It was a strange year musically, one that got rolling with a surreal all-star remake of “We Are the World” that had fossils like Barbra Streisand and Gladys Knight (where were they on the original?) rubbing shoulders with younger acts and found the Indigo Girls releasing a Christmas album of all things.
And while the mainstream was abuzz with new albums from Kanye and Eminem, several gay releases got some notice.
The Scissor Sisters, featuring gay front man Jake Shears, are, perhaps, the closest thing the gay world has to the Black Eyed Peas. On third album “Night Work,” which dropped in June, lyrics like “I think I need a rubber tonight” were splashed over neo-disco and new wave beats courtesy of Madonna vet Stuart Price.
Local indie lesbian singer/songwriter Mara Levi released her third album, “We Listen to Fools” (digital only release) in October.
It was, perhaps, Elton John’s least gay album in years, but his recent collaboration with forgotten vet Leon Russell, “The Union,” resulted in a critical triumph. Rolling Stone called the T Bone Burnett-produced disc worthy of the artists’ best work.
Taylor Swift may seem bland compared to Lady Gaga but her country crossover domination continued with this year’s “Speak Now,” a savvy collection of catchy hits.
Swedish diva Robyn — what is it with the Swedes and dance music? — delivered the year’s best dance album with “Body Talk,” a pummeling collection of memorable club rattlers like “Fembot,” “Dancing On My Own” and “Don’t Fucking Tell Me What To Do.”
Katy Perry, of “I Kissed a Girl” fame, teamed up with pop masterminds Max Martin and Dr. Luke for one of the year’s best pop albums, “Teenage Dream,” which dropped in August and topped the Billboard album chart. It’s also up for several Grammys.
Even with no new album out, Lady Gaga kept things interesting, if occasionally uneven, this year. Her “Telephone” video with Beyonce was an epic, nearly 10-minute clip on a Michael Jackson-scope scale, but her September D.C. concert appearance drew mixed reviews as did a half-hearted remix album. Look for a new studio album from her in 2011.
Rhianna’s “Loud” dropped in November and continued her hit streak with two No. 1 U.S. singles, “Only Girl (In the World” and “What’s My Name?”
There was a new “Glee” soundtrack album almost every month this year but April’s “Power of Madonna” collection was perhaps the most memorable. The “Glee” juggernaut will surely continue in the new year.
Electropop British gay-fronted group Goldfrapp released its fifth studio album “Head First” in March, featuring retro-’80s sounds.
Gay Sigur Ros frontman Jonsi released a solo effort in April, called “Go,” which received mostly strong reviews and had a strong chart showing in the U.S.
Gay singer/songwriter Rufus Wainwright dropped his sixth studio album “All Days Are Nights: Songs for Lulu” in April. It’s a classy and stripped-down record that finds inspiration in Shakespeare’s sonnets.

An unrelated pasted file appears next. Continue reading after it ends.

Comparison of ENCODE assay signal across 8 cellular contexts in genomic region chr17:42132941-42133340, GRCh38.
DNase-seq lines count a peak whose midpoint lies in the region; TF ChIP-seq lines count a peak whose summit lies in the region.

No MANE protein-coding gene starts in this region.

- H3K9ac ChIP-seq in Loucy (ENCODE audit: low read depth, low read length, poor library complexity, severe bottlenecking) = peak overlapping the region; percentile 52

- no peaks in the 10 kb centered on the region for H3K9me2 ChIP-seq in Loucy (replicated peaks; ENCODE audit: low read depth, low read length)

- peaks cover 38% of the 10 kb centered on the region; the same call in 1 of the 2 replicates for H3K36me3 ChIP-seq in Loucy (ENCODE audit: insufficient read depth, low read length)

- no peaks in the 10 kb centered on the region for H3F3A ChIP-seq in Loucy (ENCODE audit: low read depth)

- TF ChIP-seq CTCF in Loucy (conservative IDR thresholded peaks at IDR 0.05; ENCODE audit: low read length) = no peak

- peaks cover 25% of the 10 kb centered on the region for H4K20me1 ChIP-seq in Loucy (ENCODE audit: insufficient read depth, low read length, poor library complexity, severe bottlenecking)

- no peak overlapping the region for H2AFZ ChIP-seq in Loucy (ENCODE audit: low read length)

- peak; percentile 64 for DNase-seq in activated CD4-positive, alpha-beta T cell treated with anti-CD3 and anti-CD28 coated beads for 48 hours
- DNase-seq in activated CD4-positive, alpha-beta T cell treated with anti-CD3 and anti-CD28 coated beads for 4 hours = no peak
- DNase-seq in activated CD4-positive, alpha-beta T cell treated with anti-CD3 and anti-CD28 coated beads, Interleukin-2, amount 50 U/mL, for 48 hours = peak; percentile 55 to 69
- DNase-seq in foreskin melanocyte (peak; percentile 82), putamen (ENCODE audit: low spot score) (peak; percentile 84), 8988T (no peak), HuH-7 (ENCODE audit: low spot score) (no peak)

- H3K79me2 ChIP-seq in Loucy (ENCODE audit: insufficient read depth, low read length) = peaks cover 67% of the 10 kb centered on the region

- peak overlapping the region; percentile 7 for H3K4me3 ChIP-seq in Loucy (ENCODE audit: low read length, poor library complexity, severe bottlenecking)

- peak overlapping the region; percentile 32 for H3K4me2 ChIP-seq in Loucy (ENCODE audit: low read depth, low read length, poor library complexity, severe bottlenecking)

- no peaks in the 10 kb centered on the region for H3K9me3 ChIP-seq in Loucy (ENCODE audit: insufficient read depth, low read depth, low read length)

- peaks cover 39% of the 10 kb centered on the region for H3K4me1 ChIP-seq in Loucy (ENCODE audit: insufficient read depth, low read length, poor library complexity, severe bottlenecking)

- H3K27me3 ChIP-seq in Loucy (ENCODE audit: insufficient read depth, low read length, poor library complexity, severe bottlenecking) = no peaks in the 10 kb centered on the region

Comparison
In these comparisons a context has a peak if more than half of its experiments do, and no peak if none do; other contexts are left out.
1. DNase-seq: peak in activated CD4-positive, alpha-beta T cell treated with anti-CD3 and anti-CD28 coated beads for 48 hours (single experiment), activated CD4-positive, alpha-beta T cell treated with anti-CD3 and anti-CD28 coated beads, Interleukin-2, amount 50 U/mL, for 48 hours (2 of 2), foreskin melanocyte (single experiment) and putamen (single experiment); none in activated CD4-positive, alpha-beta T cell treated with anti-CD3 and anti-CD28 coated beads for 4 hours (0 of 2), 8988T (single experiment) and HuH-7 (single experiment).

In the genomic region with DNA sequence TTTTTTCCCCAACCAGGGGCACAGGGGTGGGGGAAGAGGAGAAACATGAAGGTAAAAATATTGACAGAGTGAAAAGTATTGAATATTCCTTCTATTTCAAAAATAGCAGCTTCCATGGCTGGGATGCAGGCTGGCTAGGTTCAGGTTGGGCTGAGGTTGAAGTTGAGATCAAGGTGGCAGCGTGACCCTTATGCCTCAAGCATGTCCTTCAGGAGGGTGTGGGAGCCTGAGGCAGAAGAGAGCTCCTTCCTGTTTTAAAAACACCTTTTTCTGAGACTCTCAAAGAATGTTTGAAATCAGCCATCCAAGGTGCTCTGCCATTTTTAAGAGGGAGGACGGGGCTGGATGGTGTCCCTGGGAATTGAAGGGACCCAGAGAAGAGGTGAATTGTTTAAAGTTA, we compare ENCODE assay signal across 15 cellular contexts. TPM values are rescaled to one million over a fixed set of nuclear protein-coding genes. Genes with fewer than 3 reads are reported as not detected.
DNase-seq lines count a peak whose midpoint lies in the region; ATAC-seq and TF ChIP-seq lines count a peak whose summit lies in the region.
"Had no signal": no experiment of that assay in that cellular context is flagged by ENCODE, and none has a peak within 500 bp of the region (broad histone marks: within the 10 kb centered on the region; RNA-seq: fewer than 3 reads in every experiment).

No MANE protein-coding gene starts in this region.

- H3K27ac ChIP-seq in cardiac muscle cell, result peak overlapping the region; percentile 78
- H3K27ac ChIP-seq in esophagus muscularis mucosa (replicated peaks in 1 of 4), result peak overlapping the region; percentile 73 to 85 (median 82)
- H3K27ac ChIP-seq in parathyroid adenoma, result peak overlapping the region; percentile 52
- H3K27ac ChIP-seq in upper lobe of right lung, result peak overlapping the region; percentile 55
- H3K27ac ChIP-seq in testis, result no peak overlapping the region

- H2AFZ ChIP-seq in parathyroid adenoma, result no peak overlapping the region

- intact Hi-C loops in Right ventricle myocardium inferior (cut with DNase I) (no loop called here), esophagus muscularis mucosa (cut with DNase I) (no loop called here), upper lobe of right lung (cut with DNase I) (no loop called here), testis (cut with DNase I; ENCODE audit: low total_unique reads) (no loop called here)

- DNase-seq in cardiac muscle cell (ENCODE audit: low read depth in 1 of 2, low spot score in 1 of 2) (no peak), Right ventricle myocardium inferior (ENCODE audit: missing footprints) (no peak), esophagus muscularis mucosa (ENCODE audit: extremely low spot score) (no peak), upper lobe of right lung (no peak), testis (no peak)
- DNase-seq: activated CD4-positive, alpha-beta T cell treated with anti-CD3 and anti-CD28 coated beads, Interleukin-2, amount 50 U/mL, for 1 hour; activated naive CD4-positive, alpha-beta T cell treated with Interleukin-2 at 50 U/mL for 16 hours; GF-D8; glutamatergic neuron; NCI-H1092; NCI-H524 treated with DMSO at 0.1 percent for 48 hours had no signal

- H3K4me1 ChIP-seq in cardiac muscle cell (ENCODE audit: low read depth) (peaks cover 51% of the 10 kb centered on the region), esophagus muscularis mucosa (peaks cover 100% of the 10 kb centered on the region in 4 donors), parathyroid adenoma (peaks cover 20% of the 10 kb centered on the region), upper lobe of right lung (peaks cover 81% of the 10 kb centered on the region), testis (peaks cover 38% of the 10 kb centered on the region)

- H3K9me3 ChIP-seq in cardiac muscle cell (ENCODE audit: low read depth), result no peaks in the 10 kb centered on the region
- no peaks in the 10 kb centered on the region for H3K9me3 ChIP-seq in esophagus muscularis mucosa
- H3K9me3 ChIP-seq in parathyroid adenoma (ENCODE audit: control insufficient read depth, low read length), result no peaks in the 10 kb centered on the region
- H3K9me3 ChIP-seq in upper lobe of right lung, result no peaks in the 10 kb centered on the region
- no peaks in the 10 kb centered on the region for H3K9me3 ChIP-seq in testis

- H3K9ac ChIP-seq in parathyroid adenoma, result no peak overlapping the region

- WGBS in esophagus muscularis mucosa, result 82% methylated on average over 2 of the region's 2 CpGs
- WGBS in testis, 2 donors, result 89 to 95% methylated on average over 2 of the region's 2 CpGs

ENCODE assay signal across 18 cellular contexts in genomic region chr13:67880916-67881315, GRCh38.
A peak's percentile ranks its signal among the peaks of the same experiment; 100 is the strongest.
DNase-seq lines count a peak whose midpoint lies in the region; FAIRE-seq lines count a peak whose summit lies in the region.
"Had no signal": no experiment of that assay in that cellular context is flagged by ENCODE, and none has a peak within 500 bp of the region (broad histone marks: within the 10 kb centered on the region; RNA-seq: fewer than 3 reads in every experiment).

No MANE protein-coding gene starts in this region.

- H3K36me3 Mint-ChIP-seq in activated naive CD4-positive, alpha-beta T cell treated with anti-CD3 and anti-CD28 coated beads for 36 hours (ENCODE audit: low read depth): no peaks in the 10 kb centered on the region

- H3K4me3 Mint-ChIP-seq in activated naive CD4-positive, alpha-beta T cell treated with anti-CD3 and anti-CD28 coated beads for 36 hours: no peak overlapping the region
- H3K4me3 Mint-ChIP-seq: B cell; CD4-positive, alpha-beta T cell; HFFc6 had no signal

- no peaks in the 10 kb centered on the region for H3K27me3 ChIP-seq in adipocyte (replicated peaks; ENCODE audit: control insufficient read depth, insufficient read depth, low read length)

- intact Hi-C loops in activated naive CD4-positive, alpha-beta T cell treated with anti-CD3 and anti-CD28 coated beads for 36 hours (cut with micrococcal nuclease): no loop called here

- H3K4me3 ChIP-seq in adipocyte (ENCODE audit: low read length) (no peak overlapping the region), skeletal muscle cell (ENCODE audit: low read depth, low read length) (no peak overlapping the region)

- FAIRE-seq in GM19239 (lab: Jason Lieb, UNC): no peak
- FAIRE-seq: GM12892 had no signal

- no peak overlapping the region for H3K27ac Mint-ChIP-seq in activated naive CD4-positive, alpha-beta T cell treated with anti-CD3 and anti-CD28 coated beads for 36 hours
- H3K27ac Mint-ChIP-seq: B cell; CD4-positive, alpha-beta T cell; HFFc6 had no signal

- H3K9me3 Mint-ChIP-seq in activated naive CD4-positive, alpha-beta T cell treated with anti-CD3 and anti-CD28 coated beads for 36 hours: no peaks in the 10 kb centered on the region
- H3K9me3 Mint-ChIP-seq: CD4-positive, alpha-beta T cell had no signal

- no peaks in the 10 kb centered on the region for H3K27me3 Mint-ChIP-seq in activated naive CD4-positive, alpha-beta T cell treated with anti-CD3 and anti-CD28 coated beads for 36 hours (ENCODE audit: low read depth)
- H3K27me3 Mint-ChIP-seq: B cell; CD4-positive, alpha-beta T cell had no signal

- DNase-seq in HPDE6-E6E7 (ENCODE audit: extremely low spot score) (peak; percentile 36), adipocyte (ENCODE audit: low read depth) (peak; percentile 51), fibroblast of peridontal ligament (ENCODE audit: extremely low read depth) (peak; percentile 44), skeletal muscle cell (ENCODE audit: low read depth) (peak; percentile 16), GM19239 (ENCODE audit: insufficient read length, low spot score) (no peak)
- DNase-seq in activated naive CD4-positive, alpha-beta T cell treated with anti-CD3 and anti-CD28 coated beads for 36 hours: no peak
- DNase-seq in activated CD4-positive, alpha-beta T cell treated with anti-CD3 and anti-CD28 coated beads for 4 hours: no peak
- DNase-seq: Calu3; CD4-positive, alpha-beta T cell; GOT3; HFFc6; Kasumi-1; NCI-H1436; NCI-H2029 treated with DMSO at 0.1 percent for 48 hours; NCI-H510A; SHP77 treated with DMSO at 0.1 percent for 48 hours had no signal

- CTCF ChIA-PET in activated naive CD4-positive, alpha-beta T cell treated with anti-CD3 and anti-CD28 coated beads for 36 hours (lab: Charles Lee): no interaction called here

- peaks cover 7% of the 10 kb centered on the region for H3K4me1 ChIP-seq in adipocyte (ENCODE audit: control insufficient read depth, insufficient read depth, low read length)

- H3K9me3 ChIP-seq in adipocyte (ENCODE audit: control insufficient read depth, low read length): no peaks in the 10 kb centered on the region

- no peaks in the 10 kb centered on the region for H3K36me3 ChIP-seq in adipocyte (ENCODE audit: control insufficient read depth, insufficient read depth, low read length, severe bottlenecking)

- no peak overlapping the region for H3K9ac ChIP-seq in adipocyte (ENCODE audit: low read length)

Melissa Etheridge, perhaps the most famous lesbian rock star, released her 10th studio album “Fearless Love” in April. It’s more rock-oriented than her last few albums, which sometimes found her veering way too close to snoozeville. It’s great to hear her rocking out again.
Liza Minnelli released the little-noticed “Confessions” in September, her first studio album in nearly 15 years.
The Indigo Girls were all over the map with their surreal October release “Holly Happy Days” which, despite its nod to Hanukkah with a Woody Guthrie cover featured several surprising nods to Christianity such as the French carol “Angels We Have Heard on High” and a country version of “O Holy Night.” Annie Lennox had one of the year’s more interesting holiday albums with her “Christmas Cornucopia.”
Adam Lambert, the gay “Idol” runner-up, stayed busy this year with his first tour, “Glam Nation,” which made a memorable D.C. stop in June at the 9:30 club. A live EP dropped earlier this month. Look for a new studio album next year.
Cyndi Lauper, easily the world’s most gay-friendly straight act, released a blues album, “Memphis Blues,” in June and earned solid reviews and a Grammy nomination. Look for a live DVD from the tour, which came to D.C. last month, in 2011.
It was a great year for Kylie Minogue fans. Her 11th studio album “Aphrodite” was released worldwide in June and this month a Christmas EP was released on iTunes. Single “All the Lovers” topped the U.S. Dance Club chart and, though Minogue has always been more popular abroad, she still managed a decent showing on the album charts with a No. 19 peak, her second-highest charter here.
Gay singer Clay Aiken went retro in June with “Tried and True,” a standards collection. Though the concept has been run into the ground after umpteen releases from Rod Stewart, Aiken’s the kind of singer who, despite his youth, has the vocal oomph to breathe new life into these classics. His covers of “Can’t Take My Eyes Off Of You” and “Mack the Knife” are especially good. He soars on the latter.
One of the year’s biggest disappointments was a dud from Christina Aguilera called “Bionic,” another June release that found the overwrought singer all over the stylistic map with few memorable results. The album bombed — it’s only halfway to gold status in the U.S. six months after its release.